This Jewish woman working in the software engineering field shares her work experiences and what it is like to be a woman in a field dominated by men. She enjoys creating things, which makes her job particularly exciting, but that desire to create has also lead her to a career on the side as a writer.
Q: What is your job title and what industry do you work in? How many years of experience do you have in this field? How would you describe yourself using only three adjectives?
A: My job title is Software Engineer and I work in the Information Technology field. I have approximately 17 years of experience developing and deploying software systems. I would describe myself as driven, intelligent and kind.
Q: What’s your ethnicity and gender? How has it hurt or helped you? If you ever experienced discrimination, how have you responded and what worked best?
A: I am a Jewish female. Being a Jewish female has helped in some positions, but has definitely been a roadblock in others. I have experienced discrimination in the workplace, mainly for being female. However, I am not sure that this could be considered true gender-based discrimination. When I was starting out, the males in my field in the mid-1990’s were simply not accustomed to working with females. Everyone had to adjust when the influx of women began in traditionally male industries. Today, however, I do not feel that I am a victim of any kind of discrimination.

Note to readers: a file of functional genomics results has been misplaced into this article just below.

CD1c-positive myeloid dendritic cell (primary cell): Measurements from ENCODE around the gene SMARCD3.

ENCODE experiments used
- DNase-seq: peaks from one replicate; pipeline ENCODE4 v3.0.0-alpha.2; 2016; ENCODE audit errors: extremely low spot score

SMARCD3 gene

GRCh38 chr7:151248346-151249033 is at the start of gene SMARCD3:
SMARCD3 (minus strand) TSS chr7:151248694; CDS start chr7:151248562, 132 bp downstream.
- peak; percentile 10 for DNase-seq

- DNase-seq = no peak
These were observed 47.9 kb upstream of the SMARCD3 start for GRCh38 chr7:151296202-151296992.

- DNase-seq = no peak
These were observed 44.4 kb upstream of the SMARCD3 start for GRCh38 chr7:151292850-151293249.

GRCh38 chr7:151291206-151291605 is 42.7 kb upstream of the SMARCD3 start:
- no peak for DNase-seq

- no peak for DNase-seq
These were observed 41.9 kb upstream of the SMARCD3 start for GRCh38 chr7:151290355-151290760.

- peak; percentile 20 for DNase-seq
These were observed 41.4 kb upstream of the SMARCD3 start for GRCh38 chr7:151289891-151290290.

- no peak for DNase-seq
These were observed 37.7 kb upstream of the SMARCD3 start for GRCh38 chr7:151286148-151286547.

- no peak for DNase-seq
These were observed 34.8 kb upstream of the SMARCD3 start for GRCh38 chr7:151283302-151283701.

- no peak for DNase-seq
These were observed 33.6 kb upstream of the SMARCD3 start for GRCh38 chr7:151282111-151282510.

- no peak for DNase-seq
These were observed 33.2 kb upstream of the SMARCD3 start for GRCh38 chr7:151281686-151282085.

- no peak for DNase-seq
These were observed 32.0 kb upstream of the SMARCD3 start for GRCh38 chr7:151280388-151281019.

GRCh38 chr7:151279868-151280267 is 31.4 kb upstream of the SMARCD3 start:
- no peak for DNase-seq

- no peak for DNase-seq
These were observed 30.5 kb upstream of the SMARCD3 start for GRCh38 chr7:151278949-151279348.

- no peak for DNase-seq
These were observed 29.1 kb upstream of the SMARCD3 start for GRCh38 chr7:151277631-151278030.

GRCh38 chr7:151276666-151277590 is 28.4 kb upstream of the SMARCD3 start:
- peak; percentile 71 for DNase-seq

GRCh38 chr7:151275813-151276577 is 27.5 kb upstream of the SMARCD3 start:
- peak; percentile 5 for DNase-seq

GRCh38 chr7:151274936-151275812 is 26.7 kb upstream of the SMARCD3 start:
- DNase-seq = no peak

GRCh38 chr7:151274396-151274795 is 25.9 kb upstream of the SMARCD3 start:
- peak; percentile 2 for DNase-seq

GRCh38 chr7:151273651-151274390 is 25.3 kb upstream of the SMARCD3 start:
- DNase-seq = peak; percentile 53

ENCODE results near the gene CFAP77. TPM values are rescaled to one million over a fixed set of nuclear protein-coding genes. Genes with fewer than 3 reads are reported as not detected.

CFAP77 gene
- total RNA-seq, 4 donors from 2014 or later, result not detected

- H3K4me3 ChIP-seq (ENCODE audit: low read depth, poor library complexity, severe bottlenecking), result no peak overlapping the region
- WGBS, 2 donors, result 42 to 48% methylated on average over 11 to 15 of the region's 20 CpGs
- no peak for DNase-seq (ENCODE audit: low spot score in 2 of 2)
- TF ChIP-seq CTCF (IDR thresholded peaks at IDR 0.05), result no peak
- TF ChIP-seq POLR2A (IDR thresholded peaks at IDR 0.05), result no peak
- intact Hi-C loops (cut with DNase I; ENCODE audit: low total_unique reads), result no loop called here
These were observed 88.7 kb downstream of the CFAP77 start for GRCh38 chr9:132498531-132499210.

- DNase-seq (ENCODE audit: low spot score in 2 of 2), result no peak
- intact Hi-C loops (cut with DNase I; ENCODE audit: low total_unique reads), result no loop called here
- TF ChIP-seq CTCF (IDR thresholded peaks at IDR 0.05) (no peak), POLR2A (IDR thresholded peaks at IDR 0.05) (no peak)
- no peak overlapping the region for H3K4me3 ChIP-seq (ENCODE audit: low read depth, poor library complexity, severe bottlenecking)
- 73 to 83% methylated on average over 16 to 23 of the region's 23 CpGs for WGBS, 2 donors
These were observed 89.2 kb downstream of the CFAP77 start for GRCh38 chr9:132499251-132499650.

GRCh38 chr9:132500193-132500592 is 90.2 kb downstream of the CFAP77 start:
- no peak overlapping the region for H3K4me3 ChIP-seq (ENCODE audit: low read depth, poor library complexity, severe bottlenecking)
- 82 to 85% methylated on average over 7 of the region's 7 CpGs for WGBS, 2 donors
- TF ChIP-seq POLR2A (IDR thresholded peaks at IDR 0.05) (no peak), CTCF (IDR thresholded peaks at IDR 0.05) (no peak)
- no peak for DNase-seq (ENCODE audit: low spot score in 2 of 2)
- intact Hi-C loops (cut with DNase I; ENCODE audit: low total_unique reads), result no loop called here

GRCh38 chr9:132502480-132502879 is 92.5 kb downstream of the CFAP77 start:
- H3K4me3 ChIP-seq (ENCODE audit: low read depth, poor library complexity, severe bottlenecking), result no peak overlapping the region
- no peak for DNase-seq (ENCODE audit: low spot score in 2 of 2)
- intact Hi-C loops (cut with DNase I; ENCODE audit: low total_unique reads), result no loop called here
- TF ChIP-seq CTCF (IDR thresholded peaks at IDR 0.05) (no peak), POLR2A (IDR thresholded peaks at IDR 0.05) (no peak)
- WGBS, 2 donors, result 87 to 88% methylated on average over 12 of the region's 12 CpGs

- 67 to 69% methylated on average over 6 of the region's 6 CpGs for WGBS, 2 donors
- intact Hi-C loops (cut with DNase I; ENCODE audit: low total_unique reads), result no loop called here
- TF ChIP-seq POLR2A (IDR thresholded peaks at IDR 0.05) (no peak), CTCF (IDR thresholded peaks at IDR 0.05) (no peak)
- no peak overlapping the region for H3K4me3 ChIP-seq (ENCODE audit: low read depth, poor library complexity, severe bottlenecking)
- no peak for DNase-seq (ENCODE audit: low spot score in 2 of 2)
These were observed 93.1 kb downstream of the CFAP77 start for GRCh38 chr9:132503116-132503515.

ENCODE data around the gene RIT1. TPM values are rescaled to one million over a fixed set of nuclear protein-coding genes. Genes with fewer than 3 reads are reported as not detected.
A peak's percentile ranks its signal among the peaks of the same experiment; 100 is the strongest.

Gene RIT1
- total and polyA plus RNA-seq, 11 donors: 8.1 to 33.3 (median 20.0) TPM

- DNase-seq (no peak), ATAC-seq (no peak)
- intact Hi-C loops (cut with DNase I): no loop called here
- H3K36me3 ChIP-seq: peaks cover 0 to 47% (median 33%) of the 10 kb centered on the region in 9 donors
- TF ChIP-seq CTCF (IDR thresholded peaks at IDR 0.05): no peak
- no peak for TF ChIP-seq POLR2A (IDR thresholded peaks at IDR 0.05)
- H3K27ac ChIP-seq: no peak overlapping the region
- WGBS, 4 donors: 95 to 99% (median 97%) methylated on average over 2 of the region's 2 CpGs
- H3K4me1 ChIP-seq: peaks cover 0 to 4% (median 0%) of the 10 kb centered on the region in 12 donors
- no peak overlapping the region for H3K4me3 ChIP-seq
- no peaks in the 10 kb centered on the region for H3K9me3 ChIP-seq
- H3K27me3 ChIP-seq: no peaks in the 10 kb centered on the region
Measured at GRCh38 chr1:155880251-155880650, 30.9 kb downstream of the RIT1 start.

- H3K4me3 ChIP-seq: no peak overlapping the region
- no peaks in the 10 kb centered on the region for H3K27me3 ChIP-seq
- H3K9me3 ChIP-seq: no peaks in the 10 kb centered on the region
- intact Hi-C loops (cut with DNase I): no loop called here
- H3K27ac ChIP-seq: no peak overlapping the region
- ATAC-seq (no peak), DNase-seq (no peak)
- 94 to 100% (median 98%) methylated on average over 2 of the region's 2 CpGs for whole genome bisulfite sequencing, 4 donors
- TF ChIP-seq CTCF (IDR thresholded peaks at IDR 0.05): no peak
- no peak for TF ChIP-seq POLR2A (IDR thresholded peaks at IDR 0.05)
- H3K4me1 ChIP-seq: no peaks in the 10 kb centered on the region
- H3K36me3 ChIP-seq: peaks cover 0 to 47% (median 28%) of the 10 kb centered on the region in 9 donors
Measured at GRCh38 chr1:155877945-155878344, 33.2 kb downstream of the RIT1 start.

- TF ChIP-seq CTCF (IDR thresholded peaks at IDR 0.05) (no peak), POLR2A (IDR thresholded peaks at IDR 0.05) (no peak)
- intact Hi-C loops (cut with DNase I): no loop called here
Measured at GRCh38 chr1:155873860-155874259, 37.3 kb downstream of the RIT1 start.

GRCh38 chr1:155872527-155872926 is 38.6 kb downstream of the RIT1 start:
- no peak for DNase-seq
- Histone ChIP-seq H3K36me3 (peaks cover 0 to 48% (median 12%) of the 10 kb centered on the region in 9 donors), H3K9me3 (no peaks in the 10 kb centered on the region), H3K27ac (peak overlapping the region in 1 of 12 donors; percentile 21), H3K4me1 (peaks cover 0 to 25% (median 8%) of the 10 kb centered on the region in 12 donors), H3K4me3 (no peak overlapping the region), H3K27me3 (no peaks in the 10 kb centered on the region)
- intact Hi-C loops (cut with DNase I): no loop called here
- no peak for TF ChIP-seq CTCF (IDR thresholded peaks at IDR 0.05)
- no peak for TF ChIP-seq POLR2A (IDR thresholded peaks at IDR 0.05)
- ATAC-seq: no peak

Q: How would you describe what you do? What does your work entail? Are there any common misunderstandings you want to correct about what you do?
A: The position of Software Engineer is really defined by the company. As a Software Engineer, you may be tasked with development of software applications, or you may be asked to be a member of a design team. The design team specifies the requirements of the software product, as well as how they will be met by the software team. Software Engineers may also be members of Deployment or Testing teams, responsible for installing or testing the application.
Q: On a scale of 1 to 10 how would you rate your job satisfaction? What might need to change about your job to unleash your full enthusiasm?
A: On a scale of 1 to 10, I would rate my job at about a 7. No job or company is perfect. However, in general in the workforce, the politics and personalities are usually the main cause of my frustration, and not the job itself.
Q: If this job moves your heart – how so? Ever feel like you found your calling or sweet spot in life? If not, what might do it for you?
A: Actually, I am a writer in my heart. I know that my calling is writing. However, because software development and writing actually utilize opposite sides of the brain, or so I’m told, there is a different satisfaction I get from working as a Software Engineer. Writing is something that comes so naturally to me, but application development is not. I get a lot of satisfaction being able to master something that does not come easy for me.